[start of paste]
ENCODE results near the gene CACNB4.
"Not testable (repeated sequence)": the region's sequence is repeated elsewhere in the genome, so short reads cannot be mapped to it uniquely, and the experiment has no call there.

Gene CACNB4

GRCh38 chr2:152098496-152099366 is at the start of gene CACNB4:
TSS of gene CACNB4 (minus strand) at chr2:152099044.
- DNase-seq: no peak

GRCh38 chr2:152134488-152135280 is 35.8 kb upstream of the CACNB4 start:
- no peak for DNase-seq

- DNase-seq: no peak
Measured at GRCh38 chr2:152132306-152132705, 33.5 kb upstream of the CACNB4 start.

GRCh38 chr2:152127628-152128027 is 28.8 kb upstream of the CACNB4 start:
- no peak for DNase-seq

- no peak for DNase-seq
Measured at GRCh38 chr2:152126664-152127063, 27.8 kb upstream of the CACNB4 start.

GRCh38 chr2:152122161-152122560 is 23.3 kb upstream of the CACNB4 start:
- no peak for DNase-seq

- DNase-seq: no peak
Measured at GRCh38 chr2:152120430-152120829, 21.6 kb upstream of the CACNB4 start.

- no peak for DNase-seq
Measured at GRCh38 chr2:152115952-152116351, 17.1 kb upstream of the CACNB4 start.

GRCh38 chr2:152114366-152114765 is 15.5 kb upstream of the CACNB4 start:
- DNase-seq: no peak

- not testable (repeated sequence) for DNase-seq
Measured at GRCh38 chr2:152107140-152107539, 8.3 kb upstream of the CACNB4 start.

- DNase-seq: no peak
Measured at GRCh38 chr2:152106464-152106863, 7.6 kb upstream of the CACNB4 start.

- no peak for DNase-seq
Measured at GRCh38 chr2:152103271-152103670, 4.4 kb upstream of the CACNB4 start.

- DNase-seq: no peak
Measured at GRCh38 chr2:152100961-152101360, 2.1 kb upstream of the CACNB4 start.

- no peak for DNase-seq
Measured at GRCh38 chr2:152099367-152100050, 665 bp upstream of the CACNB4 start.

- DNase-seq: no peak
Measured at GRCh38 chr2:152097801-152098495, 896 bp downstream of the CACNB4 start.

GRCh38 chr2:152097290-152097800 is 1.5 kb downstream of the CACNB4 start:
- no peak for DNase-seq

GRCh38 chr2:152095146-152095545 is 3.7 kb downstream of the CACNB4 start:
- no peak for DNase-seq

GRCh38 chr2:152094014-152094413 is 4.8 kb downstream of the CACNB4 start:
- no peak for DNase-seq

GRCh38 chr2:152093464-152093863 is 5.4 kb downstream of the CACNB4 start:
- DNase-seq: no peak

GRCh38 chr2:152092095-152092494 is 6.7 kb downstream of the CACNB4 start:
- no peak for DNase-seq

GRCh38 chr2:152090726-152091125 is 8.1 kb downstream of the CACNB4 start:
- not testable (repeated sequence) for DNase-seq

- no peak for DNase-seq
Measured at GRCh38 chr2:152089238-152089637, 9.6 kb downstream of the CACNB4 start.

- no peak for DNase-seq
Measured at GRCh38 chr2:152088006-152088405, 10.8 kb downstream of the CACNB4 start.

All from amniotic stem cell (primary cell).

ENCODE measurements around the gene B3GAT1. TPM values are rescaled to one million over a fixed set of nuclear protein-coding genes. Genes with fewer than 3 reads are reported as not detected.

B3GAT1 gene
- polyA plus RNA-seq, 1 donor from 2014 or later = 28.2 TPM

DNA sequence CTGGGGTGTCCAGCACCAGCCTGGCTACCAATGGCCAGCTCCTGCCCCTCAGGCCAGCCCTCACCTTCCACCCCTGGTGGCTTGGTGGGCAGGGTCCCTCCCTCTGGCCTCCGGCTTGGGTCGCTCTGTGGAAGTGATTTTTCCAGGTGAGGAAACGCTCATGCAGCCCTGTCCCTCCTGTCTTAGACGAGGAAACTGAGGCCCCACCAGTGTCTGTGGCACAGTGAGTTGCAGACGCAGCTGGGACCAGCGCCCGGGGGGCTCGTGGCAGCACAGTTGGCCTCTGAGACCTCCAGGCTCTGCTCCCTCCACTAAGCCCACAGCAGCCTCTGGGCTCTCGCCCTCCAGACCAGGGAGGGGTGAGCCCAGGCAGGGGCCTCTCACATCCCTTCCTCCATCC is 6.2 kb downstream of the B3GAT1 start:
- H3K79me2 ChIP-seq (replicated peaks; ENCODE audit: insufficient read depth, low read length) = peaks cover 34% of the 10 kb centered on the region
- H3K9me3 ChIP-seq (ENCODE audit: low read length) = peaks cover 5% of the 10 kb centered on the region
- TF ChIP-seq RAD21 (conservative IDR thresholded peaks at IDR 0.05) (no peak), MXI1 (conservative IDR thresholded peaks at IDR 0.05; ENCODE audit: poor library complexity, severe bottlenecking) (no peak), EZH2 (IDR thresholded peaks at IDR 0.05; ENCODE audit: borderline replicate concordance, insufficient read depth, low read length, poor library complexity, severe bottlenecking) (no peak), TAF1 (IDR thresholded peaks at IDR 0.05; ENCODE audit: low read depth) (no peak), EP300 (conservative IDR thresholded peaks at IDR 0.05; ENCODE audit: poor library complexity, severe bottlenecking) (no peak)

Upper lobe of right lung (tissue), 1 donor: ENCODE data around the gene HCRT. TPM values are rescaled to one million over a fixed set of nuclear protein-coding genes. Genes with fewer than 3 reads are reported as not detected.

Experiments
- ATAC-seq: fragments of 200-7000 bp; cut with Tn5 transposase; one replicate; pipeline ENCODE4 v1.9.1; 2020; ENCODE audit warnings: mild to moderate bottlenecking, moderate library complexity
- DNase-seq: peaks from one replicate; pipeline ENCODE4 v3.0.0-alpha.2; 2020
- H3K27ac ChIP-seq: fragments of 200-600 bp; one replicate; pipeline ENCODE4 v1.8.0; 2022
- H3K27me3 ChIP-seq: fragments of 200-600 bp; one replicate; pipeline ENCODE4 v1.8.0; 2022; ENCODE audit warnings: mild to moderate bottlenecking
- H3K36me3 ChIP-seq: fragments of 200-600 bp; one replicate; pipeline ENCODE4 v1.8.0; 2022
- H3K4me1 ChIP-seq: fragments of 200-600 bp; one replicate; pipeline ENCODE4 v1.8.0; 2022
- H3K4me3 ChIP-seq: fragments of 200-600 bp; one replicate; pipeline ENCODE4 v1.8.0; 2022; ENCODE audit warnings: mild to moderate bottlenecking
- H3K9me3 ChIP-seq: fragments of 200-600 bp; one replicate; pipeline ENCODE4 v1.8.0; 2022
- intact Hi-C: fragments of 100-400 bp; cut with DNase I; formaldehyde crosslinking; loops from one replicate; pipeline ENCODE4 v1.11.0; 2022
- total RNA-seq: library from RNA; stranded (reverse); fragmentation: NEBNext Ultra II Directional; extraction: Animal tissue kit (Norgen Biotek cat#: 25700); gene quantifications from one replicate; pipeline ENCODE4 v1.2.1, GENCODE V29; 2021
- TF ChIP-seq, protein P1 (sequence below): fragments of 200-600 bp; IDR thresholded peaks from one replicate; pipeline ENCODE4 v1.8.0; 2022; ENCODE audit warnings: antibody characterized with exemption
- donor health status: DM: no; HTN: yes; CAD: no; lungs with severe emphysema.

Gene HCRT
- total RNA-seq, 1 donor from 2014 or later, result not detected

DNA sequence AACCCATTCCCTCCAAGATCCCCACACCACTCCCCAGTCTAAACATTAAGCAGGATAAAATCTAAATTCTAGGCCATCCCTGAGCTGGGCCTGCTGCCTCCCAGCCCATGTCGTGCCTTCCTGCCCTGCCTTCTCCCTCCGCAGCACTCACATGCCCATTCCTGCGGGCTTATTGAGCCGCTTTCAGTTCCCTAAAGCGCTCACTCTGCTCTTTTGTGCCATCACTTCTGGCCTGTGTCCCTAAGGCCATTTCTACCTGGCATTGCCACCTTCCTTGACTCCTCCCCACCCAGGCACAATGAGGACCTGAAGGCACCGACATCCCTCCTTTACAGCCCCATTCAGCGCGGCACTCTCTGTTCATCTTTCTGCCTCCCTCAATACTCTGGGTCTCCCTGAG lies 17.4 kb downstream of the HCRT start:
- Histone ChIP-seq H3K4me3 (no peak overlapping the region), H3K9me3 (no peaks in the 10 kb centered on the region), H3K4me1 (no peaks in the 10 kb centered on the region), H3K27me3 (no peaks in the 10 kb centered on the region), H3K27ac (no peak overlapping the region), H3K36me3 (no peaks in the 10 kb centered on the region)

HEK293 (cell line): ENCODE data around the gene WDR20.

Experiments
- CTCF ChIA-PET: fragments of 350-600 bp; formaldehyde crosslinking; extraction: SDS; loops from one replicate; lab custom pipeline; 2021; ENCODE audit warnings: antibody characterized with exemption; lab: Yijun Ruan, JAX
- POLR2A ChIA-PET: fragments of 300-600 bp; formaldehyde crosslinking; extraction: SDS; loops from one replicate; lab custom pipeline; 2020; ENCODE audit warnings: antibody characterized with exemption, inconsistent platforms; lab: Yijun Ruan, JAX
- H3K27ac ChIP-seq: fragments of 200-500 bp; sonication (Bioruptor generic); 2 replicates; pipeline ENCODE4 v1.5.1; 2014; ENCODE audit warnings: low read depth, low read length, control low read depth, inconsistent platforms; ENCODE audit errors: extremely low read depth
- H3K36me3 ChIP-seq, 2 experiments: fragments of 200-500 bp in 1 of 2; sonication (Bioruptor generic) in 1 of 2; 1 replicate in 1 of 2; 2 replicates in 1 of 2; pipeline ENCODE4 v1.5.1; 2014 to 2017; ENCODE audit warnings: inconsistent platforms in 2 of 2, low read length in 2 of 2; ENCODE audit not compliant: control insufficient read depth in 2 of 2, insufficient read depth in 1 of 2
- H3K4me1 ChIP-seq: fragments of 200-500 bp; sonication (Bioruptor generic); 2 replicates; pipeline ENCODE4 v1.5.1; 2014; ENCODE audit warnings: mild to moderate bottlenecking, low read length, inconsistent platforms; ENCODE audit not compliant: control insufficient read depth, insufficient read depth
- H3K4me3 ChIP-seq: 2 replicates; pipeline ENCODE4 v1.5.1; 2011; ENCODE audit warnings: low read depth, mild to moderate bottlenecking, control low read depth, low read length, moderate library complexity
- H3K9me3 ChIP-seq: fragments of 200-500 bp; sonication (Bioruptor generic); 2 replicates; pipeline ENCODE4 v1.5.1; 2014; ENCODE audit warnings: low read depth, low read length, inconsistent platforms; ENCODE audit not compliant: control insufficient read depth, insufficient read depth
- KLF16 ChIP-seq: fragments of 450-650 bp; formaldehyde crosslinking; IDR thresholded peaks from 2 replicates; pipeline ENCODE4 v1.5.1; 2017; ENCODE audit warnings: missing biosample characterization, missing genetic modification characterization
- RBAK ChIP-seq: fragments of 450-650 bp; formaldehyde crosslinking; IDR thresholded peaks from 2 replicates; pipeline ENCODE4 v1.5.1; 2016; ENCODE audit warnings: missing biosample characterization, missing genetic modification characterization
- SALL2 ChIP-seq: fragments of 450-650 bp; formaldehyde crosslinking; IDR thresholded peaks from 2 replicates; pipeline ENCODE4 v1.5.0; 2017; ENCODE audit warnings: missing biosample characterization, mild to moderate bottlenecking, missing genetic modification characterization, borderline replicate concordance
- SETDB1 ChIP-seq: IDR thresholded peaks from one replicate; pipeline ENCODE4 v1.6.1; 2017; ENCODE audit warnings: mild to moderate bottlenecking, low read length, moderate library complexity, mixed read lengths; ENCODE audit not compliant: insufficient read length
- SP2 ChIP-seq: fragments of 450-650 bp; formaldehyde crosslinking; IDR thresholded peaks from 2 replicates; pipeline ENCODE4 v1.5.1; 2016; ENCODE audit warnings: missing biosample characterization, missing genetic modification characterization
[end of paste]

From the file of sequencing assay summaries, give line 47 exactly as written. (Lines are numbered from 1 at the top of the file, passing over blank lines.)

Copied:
- no peak for DNase-seq